Europe's last stand for the two-state solution?

European governments, despite their different policy sensibilities, are still united in their support for a two-state solution. This may be the last chance Europe has to defend this goal.


The slow death of EU Christian Democracy

Before World War Two, Christian parties' commitment to democracy was far from unequivocal. But after the war, Christian Democratic parties adopted a political formula that brought them political domination in much of western Europe for two decades.

Anti-Roma hatred on streets of Budapest

Remarkably, no national or EU leader has yet publicly condemned the aggressive and open dissemination of violent hate speech in Hungary's capital. Only Budapest's mayor Gergely Karácsony has raised his voice in protest.

News in Brief

  1. Poland accused of 'blatant violation' of EU court injunction
  2. EU concerned by US approach to Kosovo and Serbia
  3. City morgues cast doubt on Putin's virus data
  4. ECB increases pandemic stimulus to €1.35 trillion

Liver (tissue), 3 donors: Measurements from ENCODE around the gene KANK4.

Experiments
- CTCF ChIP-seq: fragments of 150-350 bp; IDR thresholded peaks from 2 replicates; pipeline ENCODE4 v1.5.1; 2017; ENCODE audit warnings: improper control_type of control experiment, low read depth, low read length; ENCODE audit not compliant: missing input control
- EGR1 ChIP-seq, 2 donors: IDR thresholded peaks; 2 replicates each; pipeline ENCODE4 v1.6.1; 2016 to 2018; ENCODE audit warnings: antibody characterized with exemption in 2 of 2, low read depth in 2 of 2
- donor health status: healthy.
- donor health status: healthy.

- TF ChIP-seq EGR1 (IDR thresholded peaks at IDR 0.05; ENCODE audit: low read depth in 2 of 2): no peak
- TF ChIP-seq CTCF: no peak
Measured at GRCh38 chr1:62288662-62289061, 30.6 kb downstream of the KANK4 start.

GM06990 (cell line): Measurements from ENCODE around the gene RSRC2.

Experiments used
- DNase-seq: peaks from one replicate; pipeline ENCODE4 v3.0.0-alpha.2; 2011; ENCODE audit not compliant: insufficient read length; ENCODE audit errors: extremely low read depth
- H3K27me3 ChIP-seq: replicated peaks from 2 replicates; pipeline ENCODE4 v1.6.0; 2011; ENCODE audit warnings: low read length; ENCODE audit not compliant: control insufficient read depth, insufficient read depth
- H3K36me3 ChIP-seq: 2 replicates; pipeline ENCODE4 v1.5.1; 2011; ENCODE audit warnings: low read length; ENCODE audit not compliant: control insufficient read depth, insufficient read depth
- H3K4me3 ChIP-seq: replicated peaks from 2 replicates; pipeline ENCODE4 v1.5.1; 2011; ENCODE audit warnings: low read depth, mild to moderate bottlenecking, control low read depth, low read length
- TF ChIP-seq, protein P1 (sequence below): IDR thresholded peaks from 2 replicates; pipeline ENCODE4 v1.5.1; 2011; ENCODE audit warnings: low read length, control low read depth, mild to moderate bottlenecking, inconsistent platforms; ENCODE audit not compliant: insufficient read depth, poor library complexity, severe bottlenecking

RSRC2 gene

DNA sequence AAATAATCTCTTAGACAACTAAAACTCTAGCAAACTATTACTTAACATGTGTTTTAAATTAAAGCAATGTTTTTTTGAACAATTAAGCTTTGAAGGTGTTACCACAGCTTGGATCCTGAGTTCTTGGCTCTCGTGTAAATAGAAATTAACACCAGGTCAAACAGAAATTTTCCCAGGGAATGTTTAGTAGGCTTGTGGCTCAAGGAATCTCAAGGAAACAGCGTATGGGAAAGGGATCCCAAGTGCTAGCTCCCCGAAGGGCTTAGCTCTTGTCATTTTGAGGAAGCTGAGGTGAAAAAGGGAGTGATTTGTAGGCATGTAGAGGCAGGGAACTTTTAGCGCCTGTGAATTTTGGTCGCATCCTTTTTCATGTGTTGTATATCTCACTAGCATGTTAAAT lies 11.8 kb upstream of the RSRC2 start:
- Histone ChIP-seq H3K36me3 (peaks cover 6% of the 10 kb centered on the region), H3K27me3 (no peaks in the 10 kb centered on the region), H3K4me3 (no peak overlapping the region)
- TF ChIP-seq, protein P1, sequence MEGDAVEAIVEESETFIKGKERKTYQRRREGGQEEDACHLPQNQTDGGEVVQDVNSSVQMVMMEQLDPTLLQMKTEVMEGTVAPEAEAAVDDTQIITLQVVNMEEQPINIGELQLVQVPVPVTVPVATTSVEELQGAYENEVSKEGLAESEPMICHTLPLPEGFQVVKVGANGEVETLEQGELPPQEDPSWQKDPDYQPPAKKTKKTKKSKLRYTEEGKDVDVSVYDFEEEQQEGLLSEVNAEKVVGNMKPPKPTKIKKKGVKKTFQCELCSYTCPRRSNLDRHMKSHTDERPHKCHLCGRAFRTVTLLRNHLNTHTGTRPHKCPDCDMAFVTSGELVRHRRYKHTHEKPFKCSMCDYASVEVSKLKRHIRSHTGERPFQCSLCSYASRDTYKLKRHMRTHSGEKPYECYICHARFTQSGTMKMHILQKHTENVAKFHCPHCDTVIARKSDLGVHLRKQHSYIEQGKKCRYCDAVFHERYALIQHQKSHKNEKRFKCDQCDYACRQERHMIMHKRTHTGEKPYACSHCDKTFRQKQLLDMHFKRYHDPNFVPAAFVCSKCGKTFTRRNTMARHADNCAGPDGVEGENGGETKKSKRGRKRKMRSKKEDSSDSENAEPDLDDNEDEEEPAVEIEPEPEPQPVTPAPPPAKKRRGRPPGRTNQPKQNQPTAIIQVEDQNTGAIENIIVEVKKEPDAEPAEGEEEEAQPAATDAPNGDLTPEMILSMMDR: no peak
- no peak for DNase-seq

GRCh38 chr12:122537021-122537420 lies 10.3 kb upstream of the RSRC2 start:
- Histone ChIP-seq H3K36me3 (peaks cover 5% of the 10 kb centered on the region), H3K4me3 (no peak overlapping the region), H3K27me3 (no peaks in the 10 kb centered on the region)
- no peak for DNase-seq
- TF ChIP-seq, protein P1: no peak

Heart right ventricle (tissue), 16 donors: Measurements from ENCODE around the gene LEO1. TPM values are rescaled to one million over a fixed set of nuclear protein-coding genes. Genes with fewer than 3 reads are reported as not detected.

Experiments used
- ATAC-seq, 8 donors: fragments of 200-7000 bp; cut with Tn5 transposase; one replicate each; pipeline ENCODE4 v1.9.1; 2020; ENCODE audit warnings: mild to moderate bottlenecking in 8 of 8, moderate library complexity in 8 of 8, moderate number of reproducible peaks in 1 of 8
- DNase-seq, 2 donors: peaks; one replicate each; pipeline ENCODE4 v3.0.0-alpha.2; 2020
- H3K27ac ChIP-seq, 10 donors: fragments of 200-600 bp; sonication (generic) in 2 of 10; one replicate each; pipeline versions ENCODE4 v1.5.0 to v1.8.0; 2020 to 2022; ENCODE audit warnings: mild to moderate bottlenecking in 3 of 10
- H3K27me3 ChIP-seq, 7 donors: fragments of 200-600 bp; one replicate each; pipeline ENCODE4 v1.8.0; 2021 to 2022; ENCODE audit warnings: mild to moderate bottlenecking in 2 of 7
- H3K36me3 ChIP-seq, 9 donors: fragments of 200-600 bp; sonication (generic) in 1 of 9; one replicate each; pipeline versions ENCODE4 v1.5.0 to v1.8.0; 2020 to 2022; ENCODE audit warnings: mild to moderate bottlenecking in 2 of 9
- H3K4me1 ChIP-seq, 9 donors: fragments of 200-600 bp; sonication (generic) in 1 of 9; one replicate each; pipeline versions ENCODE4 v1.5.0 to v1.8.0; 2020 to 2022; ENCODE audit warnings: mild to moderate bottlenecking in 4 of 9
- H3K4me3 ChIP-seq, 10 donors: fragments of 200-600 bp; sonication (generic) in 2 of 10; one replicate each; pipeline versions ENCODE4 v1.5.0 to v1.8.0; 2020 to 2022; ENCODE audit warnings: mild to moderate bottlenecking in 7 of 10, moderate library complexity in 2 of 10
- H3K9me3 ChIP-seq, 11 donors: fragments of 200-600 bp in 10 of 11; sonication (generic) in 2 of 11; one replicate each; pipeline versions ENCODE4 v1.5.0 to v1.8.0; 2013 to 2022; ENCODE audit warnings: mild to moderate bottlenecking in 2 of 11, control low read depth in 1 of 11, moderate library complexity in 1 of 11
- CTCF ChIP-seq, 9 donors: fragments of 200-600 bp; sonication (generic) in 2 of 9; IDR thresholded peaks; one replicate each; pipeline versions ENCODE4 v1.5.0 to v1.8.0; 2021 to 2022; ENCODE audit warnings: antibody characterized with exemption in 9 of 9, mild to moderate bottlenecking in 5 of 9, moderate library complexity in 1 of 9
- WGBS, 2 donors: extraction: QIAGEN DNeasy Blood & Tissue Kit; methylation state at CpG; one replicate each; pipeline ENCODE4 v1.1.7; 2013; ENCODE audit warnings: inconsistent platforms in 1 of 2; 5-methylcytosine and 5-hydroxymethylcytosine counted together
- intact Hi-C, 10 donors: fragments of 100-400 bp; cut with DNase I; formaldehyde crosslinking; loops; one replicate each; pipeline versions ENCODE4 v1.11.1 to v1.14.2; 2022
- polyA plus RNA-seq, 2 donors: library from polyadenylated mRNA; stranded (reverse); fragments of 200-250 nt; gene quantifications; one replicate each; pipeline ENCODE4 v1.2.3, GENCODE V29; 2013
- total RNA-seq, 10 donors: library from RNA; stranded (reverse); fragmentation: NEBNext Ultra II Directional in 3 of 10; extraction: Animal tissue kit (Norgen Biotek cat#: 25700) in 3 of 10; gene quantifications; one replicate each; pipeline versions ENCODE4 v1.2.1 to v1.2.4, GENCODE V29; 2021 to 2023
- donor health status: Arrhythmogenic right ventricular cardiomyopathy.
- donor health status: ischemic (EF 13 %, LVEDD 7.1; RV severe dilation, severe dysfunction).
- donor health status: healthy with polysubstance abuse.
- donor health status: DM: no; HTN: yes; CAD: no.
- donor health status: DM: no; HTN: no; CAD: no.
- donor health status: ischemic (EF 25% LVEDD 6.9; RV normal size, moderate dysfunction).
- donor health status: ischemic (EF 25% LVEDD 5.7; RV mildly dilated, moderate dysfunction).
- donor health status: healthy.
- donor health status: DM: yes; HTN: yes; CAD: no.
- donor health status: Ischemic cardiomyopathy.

5. New EU cloud computing platform 'moonshot'
  6. City of Berlin passes anti-discrimination law
  7. Iran hits record corona cases in second wave
  8. EU job losses tell tale of pandemic damage


Hawks to doves? Germany's new generation of economists

For many Europeans, Angela Merkel's change looked sudden. But the groundwork started two years ago. Germany slowly ripened for the Merkel-Macron plan. This explains why it didn't meet massive public resistance in Germany.

Stakeholders' Highlights

  1. UNESDAHow reducing sugar and calories in soft drinks makes the healthier choice the easy choice
  2. Nordic Council of MinistersGreen energy to power Nordic start after Covid-19
  3. European Sustainable Energy WeekThis year’s EU Sustainable Energy Week (EUSEW) will be held digitally!
  4. Nordic Council of MinistersNordic states are fighting to protect gender equality during corona crisis
  5. UNESDACircularity works, let’s all give it a chance
  6. Nordic Council of MinistersNordic ministers call for post-corona synergies between economic recovery and green transition

Latest News

  1. EU warns UK to abide by Brexit political declaration
  2. Internal EU borders open by 15 June - bar V4, Portugal, Spain
  3. CAP 'failed to halt biodiversity loss', auditors find
  4. After Covid-19, deserted Venice struggles to survive
  5. Commission plans strategy to 'maximise' vaccine access
  6. How spies use women to steal EU secrets
  7. Hong Kong - when the Chinese Dream became a nightmare
  8. Right of reply: Letter from the Hungarian government

Join EUobserver

Support quality EU news

Join us